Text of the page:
Had the Noida Entrepreneurs’ Association not filed a writ petition alleging bungling in land allotment during Neera Yadav’s tenure as Chairman of the Noida Authority, she would have continued as the Chief Secretary and on retirement won the election and become a Minister.
For young officers desperately looking for the path to choose, it would have reinforced the belief that it pays to go the NeeraYadav way. Only in this case the Supreme Court directed that an investigation take place which ultimately ended in a jail sentence for her.
Corruption is rampant in many state governments where a plethora of projects and programmes are implemented through arbitrary exercise of power — all in the name of the poor. Most of India’s billion-strong population lives in the states and not in the metros. The disproportionate focus on the lives and times of New Delhi obliterate what is happening by way of abysmal governance in the real India. If there is still hope that India will one day miraculously reform itself, it will not come through panel discussions on national television. It will come by ousting corrupt officials in the state governments and replacing them with honest ones. But for that the responsibility for the appointment of top players must rest in safe hands — starting with the Chief Secretary of the state. The least that has to be done is to deny senior appointments to those involved in a Prevention of Corruption Act (PCA) case while simultaneously widen the ambit of corruption as recommended by the Second Administrative Reforms Commission.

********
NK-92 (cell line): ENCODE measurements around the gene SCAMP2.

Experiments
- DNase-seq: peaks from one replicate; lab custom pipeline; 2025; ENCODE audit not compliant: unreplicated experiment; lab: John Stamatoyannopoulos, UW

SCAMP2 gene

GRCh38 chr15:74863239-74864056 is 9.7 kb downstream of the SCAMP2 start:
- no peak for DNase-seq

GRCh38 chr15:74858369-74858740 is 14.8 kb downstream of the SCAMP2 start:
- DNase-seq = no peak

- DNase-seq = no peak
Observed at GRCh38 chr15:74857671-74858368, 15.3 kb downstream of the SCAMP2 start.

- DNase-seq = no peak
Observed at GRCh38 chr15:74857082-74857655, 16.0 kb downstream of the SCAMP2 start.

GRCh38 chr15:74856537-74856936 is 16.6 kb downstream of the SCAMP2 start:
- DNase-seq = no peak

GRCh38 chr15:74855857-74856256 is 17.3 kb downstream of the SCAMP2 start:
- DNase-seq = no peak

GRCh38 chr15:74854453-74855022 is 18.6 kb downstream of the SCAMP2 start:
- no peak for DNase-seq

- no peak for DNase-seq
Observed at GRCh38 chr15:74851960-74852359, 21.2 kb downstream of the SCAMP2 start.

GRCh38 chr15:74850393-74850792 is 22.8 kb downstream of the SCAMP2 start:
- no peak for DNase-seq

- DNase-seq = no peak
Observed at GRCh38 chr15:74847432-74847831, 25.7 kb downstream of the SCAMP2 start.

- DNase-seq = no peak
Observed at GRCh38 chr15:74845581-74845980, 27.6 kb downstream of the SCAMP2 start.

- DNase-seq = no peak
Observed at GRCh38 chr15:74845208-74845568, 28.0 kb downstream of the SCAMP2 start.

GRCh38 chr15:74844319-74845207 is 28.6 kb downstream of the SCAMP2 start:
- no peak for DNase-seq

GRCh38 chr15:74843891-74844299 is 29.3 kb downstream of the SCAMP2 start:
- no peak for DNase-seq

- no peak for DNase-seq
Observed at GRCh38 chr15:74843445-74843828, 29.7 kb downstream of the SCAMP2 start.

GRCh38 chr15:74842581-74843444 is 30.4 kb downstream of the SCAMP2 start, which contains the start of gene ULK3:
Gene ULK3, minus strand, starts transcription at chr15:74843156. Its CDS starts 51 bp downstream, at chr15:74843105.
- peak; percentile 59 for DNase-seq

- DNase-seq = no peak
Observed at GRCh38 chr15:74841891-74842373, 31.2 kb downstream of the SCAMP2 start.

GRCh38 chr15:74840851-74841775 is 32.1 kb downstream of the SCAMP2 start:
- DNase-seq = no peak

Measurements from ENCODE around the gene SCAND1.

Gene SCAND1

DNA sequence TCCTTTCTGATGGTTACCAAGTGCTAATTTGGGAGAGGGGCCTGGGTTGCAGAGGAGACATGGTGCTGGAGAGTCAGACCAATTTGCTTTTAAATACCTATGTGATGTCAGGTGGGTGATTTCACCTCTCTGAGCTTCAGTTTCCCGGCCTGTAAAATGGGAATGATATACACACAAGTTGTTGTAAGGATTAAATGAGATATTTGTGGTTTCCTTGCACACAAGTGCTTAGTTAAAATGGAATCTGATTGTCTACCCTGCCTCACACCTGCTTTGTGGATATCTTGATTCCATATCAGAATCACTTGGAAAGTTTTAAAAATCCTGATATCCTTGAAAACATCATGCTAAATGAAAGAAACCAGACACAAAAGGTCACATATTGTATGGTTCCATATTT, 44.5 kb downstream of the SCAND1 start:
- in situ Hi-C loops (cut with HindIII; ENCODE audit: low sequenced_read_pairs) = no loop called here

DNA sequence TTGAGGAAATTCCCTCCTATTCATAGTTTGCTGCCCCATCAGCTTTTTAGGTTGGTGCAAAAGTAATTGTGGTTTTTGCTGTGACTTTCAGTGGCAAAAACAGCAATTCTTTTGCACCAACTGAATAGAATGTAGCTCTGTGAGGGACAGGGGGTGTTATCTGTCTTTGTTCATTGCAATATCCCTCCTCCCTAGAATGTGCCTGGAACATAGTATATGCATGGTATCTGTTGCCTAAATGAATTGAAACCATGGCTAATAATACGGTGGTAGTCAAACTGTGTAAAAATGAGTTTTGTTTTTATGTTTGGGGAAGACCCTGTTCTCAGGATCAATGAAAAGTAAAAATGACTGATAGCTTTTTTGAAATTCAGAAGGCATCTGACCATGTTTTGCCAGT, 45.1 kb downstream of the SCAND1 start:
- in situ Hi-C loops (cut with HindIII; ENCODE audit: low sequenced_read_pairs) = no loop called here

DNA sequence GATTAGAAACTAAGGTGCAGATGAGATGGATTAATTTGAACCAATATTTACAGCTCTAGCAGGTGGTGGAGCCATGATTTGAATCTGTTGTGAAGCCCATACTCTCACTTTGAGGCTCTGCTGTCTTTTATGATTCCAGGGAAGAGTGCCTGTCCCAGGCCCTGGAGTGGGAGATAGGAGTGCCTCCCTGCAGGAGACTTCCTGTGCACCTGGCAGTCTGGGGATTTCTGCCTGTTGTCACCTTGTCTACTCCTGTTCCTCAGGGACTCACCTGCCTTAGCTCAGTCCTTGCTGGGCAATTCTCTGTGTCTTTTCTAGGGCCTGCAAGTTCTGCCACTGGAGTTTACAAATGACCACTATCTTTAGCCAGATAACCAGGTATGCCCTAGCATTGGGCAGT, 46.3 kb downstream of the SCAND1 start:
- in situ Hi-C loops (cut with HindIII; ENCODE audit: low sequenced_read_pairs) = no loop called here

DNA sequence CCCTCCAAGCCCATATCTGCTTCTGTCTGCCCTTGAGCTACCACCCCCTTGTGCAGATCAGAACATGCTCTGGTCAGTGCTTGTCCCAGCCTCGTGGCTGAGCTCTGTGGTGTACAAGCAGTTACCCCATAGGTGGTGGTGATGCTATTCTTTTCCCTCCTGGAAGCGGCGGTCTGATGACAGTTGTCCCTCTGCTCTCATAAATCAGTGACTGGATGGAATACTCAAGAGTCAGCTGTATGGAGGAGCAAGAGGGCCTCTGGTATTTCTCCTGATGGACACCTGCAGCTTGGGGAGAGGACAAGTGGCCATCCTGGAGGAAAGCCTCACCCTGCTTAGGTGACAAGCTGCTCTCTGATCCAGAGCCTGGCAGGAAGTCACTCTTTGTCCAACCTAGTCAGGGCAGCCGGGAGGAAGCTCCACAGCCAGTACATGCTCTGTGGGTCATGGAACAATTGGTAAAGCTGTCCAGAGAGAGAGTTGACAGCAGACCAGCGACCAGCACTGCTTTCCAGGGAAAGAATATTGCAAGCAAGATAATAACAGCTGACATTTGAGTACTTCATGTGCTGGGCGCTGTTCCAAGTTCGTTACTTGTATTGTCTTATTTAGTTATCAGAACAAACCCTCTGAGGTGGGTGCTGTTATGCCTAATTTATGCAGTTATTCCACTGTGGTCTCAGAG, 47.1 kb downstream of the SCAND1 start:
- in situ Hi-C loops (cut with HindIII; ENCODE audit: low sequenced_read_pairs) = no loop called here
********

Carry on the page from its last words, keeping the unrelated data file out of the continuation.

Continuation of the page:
The Second ARC had recommended inclusion of four kinds of misconduct to be termed as corruption: Subversion of the Constitution and democratic institutions (for example, shackling the freedom of speech and conniving with police excesses; unduly favouring or harming someone (the allotment of land, housing and scarce commodities on the principle of pick and choose as in Adarsh and Noida scams; obstruction of justice (delaying prosecution, issuance of charge-sheets and initiation of disciplinary action as in Neera Yadav’s case; and squandering public money by bodies like the Commonwealth Games Organising Committee.
A new section should be introduced under the PCA to include “collusive bribery” — “if the outcome or intended outcome of a transaction leads to a loss to the state, the public or public interest”, it would be corruption involving both the public servant and the beneficiary (for example, persistent maladministration of the public distribution system).
These recommendations, far from being woolly headed, are essential and practical. But it is unlikely that they will ever get implemented. If corruption is to be checked, the only way is to equate misgovernance with criminality. There is need for time-bound implementation of the ARC’s recommendations. We need a civil society leadership that can force the government to change the definition of corruption; backed by a PIL that can leverage judicial direction to make it happen